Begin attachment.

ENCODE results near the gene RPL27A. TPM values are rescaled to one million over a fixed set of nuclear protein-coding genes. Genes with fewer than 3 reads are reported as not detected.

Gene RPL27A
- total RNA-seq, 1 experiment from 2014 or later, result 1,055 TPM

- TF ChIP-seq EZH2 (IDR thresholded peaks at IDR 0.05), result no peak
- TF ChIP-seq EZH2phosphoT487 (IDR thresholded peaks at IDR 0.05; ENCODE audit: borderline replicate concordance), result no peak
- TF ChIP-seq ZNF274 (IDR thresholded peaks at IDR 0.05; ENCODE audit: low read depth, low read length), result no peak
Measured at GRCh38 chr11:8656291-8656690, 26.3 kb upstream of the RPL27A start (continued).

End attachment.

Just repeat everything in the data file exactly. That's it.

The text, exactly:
ENCODE results near the gene RPL27A. TPM values are rescaled to one million over a fixed set of nuclear protein-coding genes. Genes with fewer than 3 reads are reported as not detected.

Gene RPL27A
- total RNA-seq, 1 experiment from 2014 or later, result 1,055 TPM

- TF ChIP-seq EZH2 (IDR thresholded peaks at IDR 0.05), result no peak
- TF ChIP-seq EZH2phosphoT487 (IDR thresholded peaks at IDR 0.05; ENCODE audit: borderline replicate concordance), result no peak
- TF ChIP-seq ZNF274 (IDR thresholded peaks at IDR 0.05; ENCODE audit: low read depth, low read length), result no peak
Measured at GRCh38 chr11:8656291-8656690, 26.3 kb upstream of the RPL27A start (continued).